Life’s Little Lessons

By Carol Anderson, Featured Contributor

CONTEXT IS IMPORTANT, but how many times do we miss the opportunity to ask just a couple questions to make sure we’re thinking about our conversation in the same context?

breadMy husband and I went to Panera Bread for a loaf of their Sesame Semolina bread. Our local grocery store no longer stocks the kind we like, so we figured Panera should have really good semolina bread. When we got to the counter there was one loaf remaining, which we ordered. The cashier asked if we wanted it sliced and how.

My husband immediately said “thin” and I immediately said “thick.” The lady behind us chuckled, and the cashier looked like she was thinking “oh no.”

We looked at each other, and both of us acquiesced, telling her to go with what he/I said. She looked more confused and held up her thumb to ask if this was about the right thickness. We both said “sure.”

I was quite excited to have my turkey sandwich on Panera’s wonderful sesame semolina bread. When I grabbed the first piece, I thought – wow, this is thick. Two pieces of bread dwarfed the turkey, but I finished it up. The bread was tasty, but way too thick.

Rather than admit my error to my husband, I reflected internally on what I meant when I said “thick.” I remembered recently getting a loaf of whole grain bread from our local grocery, and only after opening it did I see the label “thin sliced.” It sure was. The mayo oozed through the bread, and it promptly fell apart. I thought, “huh – didn’t know that was something I needed to look for when buying bread.” I became alert to the thickness differences in bread.

But my context, you see, was known only to me. AND, the cashier’s context was embedded in the machine she used to cut it, which had no relation to either my husband’s or my context.

Perhaps I should have, instead of jumping to a conclusion, asked to see just how “thin” and “thick” the machine cut the bread. Had I seen “thick,” I would have chosen differently.

How many times do we allow our own context to drive our response, instead of more carefully understanding the question that is being asked? I bet it’s a pretty common practice and, with just a couple good questions, we might be able to provide a much better, much more contextual response.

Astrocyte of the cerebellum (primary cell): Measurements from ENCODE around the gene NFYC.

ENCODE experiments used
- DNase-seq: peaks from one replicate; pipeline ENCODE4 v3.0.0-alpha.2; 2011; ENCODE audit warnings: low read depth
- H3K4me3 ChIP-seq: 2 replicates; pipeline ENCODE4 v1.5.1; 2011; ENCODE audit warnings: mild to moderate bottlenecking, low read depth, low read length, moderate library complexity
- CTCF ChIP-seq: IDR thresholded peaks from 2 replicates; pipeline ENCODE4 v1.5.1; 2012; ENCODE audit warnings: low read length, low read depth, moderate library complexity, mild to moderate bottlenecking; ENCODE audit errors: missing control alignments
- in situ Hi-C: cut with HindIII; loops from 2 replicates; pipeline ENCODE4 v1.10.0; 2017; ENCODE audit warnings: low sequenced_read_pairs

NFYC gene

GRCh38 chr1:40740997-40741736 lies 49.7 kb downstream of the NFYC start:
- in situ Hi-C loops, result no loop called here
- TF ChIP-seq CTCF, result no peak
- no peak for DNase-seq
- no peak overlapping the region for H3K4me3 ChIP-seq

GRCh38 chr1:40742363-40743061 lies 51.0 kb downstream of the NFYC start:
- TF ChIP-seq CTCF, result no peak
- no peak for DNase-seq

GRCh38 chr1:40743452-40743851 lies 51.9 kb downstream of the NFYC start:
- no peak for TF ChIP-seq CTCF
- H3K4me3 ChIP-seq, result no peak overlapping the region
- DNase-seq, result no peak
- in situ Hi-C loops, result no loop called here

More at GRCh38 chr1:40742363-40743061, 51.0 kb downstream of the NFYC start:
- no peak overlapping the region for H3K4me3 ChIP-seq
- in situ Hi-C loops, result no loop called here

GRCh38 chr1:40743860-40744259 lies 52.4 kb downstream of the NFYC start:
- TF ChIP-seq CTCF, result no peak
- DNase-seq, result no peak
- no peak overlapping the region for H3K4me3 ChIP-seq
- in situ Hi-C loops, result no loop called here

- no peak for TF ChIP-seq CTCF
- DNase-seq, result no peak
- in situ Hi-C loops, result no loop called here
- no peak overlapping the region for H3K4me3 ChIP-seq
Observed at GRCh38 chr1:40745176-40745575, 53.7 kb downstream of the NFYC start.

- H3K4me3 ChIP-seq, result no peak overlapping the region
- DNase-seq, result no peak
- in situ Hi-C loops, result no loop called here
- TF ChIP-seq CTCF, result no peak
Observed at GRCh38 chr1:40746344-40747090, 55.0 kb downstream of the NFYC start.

I didn’t want to tell my husband I was wrong. Don’t say anything. ;)

And try checking out your own context, along with others’, before giving your response to a question. It just might end up being good for everyone.


Carol Anderson
Carol Anderson
CAROL is the founder and Principal of Anderson Performance Partners, LLC, a business consultancy focused on bringing together organizational leaders to unite all aspects of the business – CEO, CFO, HR – to build, implement and evaluate a workforce alignment strategy. With over 35 years of executive leadership, she brings a unique lens and proven methodologies to help CEOs demand performance from HR and to develop the capability of HR to deliver business results by aligning the workforce to the strategy. She is the author of Leading an HR Transformation, published by the Society for Human Resource Management in 2018, which provides a practical RoadMap for human resource professionals to lead the process of aligning the workforce to the business strategy, and deliver results, and writes regularly for several business publications.

SOLD OUT! JOIN OUR WAITING LIST! It's not a virtual event. It's not a conference. It's not a seminar, a meeting, or a symposium. It's not about attracting a big crowd. It's not about making a profit, but rather about making a real difference. LEARN MORE HERE